The PGen Study

The rapid identification of genetic risk factors for common, complex diseases poses great opportunities and challenges for public health. Genetic information is increasingly being utilized as part of commercial efforts, including personal genomic testing, to provide consumers with genetic risk information related to common diseases. Few empirical data have been gathered to understand the characteristics … Continued


Plenary presentation at the Advances in Genome Biology and Technology Precision Health Meeting

AGBT Precision Health Conference
September 2018
Dr. Robert C. Green speaks at the 2018 Advances in Genome Biology and Technology (AGBT) Precision Health Conference in San Diego, California about our efforts to gather empirical data on genome sequencing healthy individuals. Watch to learn more about G2P’s MilSeq, BabySeq, MedSeq, PeopleSeq, PGen and REVEAL projects. Click here for more on the conference.

How to decipher direct-to-consumer genetic testing

Medical Economics
July 2017
Consumers seek DTC testing for a variety of reasons, “The easiest narrative is that you want to find out if you are at risk for something and hopefully prevent it to improve your health,” says Robert C. Green.

G2P Newsletter May 2017

May 2017
In spring, The New York Times highlighted G2P’s work with REVEAL-SCAN, team members participated in a 10k marathon to raise money for genetic research, and G2P researchers published a new article on direct-to-consumer testing.

Studies probe value and impact of direct-to-consumer genetic testing

Brigham Women's Hospital
December 2016
Despite being on the market for nearly a decade, direct-to-consumer (DTC) genetic testing continues to be controversial among experts and raises concerns among health care providers and regulatory agencies. The NIH-funded “Impact of Personal Genomics (PGen) Study” addresses these concerns by empirically measuring the perceptions and tracking the behaviors of individuals who have received DTC … Continued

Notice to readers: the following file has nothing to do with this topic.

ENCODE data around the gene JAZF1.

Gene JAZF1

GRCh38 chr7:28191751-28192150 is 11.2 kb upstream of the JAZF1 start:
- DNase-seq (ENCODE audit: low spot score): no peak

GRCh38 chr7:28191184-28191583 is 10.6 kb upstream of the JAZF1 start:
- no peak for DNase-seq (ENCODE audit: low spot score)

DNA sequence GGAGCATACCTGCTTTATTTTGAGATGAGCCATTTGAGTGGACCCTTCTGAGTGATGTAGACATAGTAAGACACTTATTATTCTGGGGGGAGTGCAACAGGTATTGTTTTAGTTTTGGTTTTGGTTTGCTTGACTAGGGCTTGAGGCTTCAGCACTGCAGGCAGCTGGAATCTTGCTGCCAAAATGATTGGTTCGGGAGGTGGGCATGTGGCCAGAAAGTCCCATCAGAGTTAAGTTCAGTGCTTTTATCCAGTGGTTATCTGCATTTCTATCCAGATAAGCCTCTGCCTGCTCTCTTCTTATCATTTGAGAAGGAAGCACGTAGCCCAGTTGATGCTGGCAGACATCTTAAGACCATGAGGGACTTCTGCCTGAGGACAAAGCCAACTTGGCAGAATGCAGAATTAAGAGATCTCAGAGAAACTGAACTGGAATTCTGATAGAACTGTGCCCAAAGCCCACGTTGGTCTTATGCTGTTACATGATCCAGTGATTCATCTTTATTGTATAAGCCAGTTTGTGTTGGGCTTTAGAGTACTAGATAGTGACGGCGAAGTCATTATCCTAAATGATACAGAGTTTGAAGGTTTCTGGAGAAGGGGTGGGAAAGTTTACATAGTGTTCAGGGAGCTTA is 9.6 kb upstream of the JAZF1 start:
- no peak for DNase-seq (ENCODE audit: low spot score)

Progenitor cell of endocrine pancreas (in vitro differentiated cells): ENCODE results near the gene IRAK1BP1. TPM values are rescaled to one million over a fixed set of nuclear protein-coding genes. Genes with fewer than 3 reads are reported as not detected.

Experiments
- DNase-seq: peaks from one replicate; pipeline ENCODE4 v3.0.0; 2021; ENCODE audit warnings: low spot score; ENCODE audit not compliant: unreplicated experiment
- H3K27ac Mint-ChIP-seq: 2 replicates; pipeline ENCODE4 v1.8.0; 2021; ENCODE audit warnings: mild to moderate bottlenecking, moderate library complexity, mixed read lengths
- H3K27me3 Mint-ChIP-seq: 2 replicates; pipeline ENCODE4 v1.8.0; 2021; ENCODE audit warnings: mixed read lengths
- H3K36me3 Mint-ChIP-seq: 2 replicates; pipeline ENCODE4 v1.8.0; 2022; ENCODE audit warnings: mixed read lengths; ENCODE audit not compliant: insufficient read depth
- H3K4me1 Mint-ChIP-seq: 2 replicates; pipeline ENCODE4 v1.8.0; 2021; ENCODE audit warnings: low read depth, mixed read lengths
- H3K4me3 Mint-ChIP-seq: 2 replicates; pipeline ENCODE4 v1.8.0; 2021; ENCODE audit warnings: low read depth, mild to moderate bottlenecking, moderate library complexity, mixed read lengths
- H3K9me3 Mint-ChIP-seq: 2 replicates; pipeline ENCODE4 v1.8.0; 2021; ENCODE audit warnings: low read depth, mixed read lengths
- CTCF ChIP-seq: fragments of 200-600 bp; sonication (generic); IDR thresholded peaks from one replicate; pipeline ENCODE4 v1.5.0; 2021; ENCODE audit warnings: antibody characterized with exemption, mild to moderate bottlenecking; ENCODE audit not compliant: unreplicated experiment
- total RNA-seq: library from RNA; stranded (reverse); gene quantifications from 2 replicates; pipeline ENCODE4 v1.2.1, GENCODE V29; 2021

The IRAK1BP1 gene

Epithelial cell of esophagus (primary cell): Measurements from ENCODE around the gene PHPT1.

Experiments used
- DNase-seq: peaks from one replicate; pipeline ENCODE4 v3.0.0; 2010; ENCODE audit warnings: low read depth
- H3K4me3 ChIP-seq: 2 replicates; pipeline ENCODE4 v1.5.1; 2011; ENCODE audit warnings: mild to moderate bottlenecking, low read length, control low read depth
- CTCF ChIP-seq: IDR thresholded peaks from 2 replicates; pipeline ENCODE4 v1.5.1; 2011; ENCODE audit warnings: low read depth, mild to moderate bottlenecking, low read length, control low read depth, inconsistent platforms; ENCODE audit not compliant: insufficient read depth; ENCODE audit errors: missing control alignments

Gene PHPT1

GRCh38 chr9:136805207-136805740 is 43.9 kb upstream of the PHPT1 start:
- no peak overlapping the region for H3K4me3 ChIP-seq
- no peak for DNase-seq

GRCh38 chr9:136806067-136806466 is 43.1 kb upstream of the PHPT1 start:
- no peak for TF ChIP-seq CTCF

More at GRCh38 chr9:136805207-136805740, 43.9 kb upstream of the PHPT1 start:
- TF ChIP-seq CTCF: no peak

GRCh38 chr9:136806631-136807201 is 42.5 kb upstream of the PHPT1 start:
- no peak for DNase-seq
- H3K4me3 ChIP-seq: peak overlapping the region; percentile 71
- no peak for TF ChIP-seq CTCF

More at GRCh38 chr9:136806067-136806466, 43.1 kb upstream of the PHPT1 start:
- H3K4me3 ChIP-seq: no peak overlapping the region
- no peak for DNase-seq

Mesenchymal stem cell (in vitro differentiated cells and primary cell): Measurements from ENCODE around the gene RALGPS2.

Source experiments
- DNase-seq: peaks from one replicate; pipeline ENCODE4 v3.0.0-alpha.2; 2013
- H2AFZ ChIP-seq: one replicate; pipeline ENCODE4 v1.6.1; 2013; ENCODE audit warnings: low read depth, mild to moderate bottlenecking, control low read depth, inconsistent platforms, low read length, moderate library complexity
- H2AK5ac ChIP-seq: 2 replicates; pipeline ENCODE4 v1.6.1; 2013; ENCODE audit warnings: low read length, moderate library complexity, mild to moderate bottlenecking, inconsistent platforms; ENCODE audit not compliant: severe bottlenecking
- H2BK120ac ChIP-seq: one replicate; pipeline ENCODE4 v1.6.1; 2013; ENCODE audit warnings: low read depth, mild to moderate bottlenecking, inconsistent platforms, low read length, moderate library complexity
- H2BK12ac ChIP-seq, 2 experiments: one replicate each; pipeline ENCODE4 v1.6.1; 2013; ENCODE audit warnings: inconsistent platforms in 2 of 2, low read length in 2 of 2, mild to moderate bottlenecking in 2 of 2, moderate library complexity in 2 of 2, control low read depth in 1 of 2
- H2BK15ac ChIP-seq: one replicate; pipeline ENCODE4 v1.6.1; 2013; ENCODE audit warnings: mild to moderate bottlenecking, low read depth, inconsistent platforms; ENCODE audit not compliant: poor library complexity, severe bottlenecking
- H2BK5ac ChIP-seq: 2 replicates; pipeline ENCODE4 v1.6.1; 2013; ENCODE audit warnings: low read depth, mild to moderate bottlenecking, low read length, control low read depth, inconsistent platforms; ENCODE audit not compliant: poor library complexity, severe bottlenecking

Genomes, good news, and you

MIT News
September 2016
An interesting take on direct-to-consumer genetic testing that highlights the result of the PGen study that was conducted by both Brigham and Women’s and MIT.

Study: Many doctors aren’t prepared to advise patients about genetics

Fast Company
March 2016
Direct-to-consumer genetic testing has brought people into doctors offices for second opinions or possible referrals for preventive medicine about potential conditions found when receiving back their results. What patients are finding is that many physicians are skeptical about the use of genetic testing in most cases.

Lab Chat: What people do with their genetic tests

March 2016
After a consumer uses direct personalized genomic testing, they have an option to bring those result to a physicians office. While there is still much skepticism toward direct-to-consumer testing, many doctors dismiss the entirely of the results, while other physicians are more open to using the results to work on personal health for their patients.

Motivations for personalized genetic testing include explaining – not just predicting

Huffington Post
January 2016
A blog post written by Robert Green addresses why people are motivated for continued with personalized genetic testing. “Our study suggested that the motivations for this interest go beyond simply predicting risk… and that for these participants, their fascination with genetics was an attempt to understand the condition that they had,” he says.

Unlocking my genome: Was it worth it?

December 2015
Megan Tirrell seeks out Dr. Robert Green to have her genome sequenced and discusses her experience through the entire process; from meetings with the genetic counselors and learning about cost and variants of unknown significance, to getting her results in her disclosure meetings.

23andMe is jumping back into the market

Medical Xpress
October 2015
Dr. Robert Green shares his insight on the 23andMe initiative and what people should know from these results. “I think this is something that has to be monitored as these services expand their market to less-sophisticated individuals.”

23andMe relaunches direct-to-consumer gene test

Wall Street Journal
October 2015
The FDA has cleared 23andMe to resell their small genetic test kit to consumer to find out if they carry a genetic variant for only some diseases. While not all are available to consumers, many are still interested in knowing about these specific 36 that are included in the test.